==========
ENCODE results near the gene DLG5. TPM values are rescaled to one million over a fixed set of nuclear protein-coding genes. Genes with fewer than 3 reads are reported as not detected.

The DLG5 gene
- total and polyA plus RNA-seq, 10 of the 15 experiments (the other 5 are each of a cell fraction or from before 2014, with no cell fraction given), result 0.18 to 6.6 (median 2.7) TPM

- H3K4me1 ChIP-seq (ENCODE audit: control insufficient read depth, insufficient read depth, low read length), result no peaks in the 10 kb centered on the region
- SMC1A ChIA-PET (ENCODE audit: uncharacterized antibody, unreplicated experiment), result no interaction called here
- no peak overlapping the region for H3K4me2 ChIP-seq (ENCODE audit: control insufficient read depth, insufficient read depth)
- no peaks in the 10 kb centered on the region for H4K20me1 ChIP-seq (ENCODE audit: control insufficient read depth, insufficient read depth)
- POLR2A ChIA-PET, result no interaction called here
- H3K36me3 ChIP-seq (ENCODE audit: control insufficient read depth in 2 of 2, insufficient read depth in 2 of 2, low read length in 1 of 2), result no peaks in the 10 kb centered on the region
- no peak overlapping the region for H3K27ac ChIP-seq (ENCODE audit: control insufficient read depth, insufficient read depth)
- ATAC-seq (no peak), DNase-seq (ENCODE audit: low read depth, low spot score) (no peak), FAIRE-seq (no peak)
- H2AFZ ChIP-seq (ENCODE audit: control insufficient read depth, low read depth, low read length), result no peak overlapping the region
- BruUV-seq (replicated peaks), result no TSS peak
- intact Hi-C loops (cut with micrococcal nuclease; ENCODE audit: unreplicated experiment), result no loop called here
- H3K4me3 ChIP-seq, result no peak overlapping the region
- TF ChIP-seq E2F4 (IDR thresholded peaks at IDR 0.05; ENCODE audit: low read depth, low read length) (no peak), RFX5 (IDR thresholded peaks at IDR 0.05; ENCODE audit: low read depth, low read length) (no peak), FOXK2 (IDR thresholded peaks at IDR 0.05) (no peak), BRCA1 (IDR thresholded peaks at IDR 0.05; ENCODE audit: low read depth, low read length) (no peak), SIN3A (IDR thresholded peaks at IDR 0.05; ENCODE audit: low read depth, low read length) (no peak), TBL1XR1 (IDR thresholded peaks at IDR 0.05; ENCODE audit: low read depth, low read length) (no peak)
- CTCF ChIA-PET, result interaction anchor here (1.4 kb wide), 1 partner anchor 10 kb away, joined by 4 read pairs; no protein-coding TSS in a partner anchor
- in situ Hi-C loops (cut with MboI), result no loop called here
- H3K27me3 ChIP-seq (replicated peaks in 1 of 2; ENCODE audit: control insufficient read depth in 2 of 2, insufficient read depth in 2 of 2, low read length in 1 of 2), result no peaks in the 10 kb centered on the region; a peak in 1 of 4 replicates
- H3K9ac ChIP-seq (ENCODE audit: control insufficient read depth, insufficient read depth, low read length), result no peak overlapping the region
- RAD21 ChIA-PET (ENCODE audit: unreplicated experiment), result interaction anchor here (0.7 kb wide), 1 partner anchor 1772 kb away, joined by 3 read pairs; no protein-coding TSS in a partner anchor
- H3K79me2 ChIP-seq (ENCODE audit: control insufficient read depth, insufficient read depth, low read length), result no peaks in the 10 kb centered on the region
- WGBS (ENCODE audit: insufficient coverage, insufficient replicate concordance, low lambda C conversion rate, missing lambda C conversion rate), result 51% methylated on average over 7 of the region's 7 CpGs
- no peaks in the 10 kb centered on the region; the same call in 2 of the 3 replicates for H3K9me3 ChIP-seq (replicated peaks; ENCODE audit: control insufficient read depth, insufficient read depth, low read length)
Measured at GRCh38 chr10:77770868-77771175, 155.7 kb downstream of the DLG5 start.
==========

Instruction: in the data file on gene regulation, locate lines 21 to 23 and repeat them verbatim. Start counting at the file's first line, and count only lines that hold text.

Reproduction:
- RAD21 ChIA-PET (ENCODE audit: unreplicated experiment), result interaction anchor here (0.7 kb wide), 1 partner anchor 1772 kb away, joined by 3 read pairs; no protein-coding TSS in a partner anchor
- H3K79me2 ChIP-seq (ENCODE audit: control insufficient read depth, insufficient read depth, low read length), result no peaks in the 10 kb centered on the region
- WGBS (ENCODE audit: insufficient coverage, insufficient replicate concordance, low lambda C conversion rate, missing lambda C conversion rate), result 51% methylated on average over 7 of the region's 7 CpGs